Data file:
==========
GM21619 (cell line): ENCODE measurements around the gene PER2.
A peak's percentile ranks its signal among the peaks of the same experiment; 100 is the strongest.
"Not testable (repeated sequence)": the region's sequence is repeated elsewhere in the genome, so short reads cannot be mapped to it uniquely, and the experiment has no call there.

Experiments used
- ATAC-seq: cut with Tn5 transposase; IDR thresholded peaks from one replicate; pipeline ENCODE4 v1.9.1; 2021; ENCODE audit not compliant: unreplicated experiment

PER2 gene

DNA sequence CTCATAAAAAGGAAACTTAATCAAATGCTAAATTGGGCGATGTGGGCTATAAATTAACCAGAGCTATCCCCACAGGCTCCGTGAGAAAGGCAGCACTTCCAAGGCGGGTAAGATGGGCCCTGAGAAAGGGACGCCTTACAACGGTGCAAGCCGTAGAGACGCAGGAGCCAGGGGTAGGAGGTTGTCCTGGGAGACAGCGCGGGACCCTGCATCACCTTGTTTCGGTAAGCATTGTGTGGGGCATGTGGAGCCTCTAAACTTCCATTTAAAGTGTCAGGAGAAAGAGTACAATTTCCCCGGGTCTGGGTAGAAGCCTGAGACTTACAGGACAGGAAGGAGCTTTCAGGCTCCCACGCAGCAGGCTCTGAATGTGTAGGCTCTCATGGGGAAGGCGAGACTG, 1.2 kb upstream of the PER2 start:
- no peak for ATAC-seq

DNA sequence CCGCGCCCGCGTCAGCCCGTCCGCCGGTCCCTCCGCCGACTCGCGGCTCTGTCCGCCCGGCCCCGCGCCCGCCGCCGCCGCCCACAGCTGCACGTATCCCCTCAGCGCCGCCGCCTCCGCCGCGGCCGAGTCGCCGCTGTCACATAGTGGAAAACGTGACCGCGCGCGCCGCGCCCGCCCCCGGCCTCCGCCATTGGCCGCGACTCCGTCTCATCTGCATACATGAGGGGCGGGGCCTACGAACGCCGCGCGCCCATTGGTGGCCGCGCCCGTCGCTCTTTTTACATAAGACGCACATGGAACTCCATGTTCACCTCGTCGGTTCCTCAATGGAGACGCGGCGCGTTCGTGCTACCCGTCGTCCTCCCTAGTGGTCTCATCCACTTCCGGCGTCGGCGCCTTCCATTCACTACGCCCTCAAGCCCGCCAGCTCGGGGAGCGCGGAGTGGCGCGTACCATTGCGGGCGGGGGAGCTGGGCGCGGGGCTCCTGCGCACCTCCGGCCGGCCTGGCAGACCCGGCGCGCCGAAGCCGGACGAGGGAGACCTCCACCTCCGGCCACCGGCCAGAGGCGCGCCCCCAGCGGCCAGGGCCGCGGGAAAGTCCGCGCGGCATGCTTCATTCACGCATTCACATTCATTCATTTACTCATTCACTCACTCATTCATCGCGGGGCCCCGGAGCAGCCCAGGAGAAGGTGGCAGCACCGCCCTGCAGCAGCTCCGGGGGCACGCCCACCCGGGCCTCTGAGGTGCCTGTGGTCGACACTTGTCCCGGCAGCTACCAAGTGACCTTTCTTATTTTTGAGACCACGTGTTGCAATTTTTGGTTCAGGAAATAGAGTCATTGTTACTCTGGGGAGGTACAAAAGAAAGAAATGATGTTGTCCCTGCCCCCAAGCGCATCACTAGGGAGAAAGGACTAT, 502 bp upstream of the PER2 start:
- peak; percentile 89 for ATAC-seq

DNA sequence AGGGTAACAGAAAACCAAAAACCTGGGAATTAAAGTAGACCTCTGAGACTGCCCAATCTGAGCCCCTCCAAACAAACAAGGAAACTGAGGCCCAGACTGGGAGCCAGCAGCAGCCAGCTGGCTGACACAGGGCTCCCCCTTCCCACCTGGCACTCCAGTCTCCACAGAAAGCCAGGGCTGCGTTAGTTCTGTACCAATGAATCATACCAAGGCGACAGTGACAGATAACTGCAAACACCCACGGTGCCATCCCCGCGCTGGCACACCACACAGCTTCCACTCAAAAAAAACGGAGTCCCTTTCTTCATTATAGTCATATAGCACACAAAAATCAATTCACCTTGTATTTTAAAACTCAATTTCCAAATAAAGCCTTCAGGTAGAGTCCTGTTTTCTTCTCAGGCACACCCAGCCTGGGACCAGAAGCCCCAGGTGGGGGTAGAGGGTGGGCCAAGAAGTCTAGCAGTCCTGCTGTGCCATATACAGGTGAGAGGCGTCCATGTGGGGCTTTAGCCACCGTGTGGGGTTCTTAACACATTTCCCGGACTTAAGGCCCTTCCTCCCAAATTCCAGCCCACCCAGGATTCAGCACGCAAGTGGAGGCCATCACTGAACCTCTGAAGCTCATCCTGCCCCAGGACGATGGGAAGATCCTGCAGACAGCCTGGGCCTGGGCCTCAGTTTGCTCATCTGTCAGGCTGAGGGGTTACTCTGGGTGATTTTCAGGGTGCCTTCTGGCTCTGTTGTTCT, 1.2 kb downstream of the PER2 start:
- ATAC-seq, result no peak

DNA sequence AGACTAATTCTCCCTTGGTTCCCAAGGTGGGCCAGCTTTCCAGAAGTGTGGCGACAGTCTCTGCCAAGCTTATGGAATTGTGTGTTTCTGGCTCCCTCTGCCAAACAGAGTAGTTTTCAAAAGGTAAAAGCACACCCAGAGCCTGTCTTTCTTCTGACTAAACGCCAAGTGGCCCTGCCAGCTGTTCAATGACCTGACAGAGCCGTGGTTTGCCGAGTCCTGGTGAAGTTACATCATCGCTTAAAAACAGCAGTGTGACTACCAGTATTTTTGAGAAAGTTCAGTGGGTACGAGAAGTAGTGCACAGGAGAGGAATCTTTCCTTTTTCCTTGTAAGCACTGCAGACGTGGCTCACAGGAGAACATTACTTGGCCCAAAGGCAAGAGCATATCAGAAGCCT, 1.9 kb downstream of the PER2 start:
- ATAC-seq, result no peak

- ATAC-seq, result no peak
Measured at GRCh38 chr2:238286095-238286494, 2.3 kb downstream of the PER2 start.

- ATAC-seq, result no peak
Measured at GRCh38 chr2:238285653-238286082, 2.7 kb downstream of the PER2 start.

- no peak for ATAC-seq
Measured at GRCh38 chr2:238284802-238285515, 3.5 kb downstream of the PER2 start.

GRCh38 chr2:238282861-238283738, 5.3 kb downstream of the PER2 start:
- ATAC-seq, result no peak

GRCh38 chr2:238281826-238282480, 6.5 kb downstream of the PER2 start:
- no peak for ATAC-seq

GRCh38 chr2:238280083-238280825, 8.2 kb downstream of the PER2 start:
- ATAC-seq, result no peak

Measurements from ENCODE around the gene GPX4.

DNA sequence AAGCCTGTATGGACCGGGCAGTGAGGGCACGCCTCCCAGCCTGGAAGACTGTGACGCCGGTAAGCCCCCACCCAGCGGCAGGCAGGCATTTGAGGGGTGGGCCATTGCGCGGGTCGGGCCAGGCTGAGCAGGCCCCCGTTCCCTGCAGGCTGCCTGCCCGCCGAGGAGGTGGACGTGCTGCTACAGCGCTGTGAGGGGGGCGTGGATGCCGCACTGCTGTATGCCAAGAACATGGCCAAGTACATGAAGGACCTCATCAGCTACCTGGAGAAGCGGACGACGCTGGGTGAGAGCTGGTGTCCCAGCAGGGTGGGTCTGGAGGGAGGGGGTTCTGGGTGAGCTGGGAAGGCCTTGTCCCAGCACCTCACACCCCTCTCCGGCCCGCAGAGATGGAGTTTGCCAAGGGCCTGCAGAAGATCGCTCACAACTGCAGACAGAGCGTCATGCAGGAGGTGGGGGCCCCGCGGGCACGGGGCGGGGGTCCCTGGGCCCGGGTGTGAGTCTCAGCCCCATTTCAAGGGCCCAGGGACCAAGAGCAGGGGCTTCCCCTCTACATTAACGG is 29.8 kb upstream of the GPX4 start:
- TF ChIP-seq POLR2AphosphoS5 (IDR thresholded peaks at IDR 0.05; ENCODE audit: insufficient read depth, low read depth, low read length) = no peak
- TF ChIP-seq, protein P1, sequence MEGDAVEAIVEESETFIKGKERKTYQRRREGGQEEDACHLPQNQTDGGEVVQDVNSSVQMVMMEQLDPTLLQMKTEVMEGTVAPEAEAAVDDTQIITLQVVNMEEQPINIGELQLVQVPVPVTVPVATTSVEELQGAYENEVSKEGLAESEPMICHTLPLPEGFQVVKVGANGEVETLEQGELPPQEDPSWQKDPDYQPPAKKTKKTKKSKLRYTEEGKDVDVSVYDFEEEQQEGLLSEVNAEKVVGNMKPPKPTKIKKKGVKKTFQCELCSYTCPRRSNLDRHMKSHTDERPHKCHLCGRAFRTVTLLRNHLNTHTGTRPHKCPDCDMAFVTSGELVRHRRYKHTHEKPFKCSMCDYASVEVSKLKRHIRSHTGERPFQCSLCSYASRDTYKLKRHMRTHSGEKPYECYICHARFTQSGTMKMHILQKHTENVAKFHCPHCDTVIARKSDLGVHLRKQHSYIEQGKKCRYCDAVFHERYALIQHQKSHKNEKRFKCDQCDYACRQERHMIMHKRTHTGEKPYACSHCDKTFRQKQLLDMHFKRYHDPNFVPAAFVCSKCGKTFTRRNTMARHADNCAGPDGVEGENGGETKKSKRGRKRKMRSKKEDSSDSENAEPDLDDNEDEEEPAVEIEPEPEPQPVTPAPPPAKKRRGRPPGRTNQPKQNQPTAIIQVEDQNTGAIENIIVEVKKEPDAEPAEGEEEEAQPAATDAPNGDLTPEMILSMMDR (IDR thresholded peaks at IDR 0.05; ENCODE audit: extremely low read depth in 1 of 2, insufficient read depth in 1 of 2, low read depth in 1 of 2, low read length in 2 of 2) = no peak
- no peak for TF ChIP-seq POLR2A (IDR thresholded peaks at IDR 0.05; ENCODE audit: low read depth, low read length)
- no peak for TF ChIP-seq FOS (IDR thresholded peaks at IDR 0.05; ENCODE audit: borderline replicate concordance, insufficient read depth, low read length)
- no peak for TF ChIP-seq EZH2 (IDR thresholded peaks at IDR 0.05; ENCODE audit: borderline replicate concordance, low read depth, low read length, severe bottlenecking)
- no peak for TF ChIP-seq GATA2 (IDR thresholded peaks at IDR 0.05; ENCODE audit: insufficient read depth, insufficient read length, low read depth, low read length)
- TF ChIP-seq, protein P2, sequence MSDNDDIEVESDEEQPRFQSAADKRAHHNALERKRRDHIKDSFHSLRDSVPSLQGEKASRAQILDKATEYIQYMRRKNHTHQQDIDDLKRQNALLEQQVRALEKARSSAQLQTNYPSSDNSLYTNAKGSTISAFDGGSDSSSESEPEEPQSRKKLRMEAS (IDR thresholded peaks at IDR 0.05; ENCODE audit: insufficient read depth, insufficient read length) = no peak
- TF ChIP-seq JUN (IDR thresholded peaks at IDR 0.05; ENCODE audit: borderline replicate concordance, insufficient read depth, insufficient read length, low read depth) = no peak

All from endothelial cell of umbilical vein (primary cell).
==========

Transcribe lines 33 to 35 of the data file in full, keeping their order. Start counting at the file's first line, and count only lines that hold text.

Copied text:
- no peak for TF ChIP-seq EZH2 (IDR thresholded peaks at IDR 0.05; ENCODE audit: borderline replicate concordance, low read depth, low read length, severe bottlenecking)
- no peak for TF ChIP-seq GATA2 (IDR thresholded peaks at IDR 0.05; ENCODE audit: insufficient read depth, insufficient read length, low read depth, low read length)
- TF ChIP-seq, protein P2, sequence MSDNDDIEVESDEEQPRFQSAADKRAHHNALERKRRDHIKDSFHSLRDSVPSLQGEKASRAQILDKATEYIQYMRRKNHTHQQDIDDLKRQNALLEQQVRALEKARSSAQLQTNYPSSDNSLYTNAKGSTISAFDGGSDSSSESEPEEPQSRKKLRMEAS (IDR thresholded peaks at IDR 0.05; ENCODE audit: insufficient read depth, insufficient read length) = no peak